Sunday, 28 August 2011

Treasure Island - rum fuelled fun

Treasure Island by Robert Louis Stevenson (Cassell and Company: 1883). The tale of a boy who comes into possession of a treasure map, and is whisked away by the adults in his life to try and find the hidden riches. All is not as it seems though, and when double-crossing pirates lead the adventure down a deadly path, it’s up to Jim Hawkins to find a way out.

A few admissions first off this week.
My name’s Gavin, and (as much as I try not to be) I can be a little pretentious sometimes. I know, you're shocked, right?
It’s a trait that leads me towards books that I think might look good on my bookshelf rather than books I actually want to read. It’s a weakness that has seen me trudge through some pretty dull books, but it’s also a trait that has meant I’ve found enjoyment in some classics – the kind of books you’re always told everyone should have read before they die.
It was that occasional drift towards pretension that first led me to Robert Louis Stevenson. That and the fact that he’s maybe the most famous Scots writer that ever lived. It led me initially to Kidnapped, which I really (really) enjoyed. Then it led me to Catriona, which I really (really) did not enjoy.
Then I left Stevenson alone for a bit (which I’m sure he cares greatly about whilst he’s living it up upstairs). But whilst browsing through the paperbacks at the bookstall of the Gateshead Family Fun Day this year (a stall attentively staffed by your friend and mine “the” Andrew Walton), I found this. A rather beat up, weathered version of perhaps the greatest adventure book of all time.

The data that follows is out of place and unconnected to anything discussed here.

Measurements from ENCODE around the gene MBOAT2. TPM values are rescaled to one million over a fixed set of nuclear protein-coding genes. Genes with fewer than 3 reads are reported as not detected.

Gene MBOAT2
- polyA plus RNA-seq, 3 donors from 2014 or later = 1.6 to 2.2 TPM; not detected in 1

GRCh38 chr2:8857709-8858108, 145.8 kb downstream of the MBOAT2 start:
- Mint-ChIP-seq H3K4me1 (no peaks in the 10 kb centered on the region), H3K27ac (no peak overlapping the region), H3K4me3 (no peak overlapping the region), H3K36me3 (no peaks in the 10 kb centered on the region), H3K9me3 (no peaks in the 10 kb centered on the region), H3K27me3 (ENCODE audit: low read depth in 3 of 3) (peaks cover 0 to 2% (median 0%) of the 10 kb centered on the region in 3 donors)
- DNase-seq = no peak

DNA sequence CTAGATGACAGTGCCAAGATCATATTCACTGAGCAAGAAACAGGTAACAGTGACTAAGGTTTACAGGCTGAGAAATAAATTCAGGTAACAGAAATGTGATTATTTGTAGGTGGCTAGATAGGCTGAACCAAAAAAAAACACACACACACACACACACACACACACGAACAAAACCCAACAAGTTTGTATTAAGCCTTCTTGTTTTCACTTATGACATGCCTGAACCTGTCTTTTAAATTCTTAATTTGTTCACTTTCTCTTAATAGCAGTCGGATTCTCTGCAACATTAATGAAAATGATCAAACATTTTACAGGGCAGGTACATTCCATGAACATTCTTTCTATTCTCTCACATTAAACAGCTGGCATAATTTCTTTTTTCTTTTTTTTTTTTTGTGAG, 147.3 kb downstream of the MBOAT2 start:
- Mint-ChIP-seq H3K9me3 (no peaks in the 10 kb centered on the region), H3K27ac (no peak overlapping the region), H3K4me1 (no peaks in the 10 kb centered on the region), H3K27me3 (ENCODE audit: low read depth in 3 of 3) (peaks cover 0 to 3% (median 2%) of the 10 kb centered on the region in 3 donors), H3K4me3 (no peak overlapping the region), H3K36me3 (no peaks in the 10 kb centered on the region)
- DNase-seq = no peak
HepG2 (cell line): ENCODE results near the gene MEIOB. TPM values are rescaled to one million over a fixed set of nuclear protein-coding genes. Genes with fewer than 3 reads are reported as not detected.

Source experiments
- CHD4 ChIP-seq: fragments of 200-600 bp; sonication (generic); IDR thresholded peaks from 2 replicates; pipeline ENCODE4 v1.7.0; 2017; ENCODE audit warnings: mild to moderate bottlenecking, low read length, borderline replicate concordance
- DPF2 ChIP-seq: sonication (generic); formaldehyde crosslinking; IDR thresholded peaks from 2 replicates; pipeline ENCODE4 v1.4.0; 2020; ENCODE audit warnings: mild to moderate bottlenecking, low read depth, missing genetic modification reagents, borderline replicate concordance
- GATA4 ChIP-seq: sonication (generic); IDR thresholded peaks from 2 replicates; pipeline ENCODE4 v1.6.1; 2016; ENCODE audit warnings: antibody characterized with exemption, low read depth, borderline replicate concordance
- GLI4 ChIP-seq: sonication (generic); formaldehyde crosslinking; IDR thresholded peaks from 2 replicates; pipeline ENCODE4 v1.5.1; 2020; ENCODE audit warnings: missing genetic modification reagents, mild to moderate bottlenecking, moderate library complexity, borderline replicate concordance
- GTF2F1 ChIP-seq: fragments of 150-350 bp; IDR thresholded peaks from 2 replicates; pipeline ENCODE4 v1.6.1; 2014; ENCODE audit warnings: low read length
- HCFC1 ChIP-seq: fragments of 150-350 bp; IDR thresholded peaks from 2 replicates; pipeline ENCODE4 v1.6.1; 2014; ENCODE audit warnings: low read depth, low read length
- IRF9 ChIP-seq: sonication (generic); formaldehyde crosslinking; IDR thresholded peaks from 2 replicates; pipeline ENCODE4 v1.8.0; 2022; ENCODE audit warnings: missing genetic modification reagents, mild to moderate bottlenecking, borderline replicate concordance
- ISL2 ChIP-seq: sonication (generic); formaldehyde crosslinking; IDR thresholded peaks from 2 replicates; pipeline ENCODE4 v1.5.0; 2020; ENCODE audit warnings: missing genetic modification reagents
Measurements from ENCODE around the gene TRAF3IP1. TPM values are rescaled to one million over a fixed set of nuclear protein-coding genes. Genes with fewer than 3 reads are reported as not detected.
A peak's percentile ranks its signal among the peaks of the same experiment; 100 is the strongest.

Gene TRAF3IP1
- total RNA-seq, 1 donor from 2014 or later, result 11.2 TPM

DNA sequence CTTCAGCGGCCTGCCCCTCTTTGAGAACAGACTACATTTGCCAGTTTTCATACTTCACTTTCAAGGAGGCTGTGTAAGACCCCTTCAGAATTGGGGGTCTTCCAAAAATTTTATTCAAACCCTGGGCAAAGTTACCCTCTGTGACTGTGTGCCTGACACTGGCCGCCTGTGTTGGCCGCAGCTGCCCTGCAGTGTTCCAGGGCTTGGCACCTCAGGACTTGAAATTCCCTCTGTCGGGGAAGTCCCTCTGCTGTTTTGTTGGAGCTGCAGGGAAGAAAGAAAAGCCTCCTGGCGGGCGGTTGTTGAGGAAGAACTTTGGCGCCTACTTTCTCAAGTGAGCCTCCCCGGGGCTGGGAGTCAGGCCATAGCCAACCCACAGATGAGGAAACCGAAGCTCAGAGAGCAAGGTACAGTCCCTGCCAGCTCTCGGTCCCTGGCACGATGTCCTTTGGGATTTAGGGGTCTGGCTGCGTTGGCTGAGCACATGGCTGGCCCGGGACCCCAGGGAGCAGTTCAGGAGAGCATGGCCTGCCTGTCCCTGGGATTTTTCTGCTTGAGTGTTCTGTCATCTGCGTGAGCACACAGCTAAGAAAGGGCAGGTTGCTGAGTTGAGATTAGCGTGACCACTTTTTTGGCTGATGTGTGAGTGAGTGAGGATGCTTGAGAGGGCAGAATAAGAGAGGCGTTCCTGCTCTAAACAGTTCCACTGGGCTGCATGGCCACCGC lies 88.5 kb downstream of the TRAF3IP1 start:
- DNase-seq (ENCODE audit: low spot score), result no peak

And, after a good few months where I thought I’d shaken it off for good, my pretentious streak kicked back in. Here was a 60-odd year old copy of an indisputable classic (albeit a children’s classic), available for 50p.
I nabbed it. And have spent the past week or so reading it.
Treasure Island - the name immediately puts images of sundrenched wildernesses in your head, and makes you taste a little sea salt in the air. And I greatly enjoyed the Muppets version - I'm sure you did too. So it’s true to say I opened the first page already pretty predisposed to liking this.
And, to a large extent, it didn’t disappoint. The story is over a hundred years old, but it’s aged well. It was written for kids, so the pace and structure are faster moving than most hundred year old novels. The language is a little intricate in places, and the scene setting is often filled a little too much with the type of jargon that may have been understandable to people in an age when ships were everywhere, but that is a little less commonplace in the age of easyJet. But it doesn’t matter too much. I did get bogged down once or twice, but for the most part, the story skips along, and it’s very easy to skip along with it.
The dialogue is by far and a way the best part of Treasure Island. Long John Silver has a voice and a nature that’s incredibly seductive. The guy is one of the great characters. His reputation preceded him before I ever opened the book, and meeting the man first hand was no disappointment.
But it’s not a one man show. The other characters make sure the pages are filled with personality and colour. Yes, they’re all a little hammed up, but I love that. Silver is the witty lovable sea-dog through and through - Jim Hawkins is the principled young hero to the end - Doctor Livesey never wavers from being the resourceful paternal figure – Captain Smollett remains true to King and country in all circumstances. The entire make-up of these guys can be summed up in a few words each. It means that they rarely achieve any depth or real-world qualities, but it also means they are highly entertaining.
So how do you score Treasure Island? How do you give a classic book like this one an out-of-ten number? How do you judge a story that has earned a Muppet parody?
That’s how.
I enjoyed this. It was entertaining and I’m glad I’ve now read it. But I’ve read better books this year, or rather books that I’ve enjoyed more.
Next week, time to shake off the pretension and go for one of those books that everyone on the train seems to be reading.

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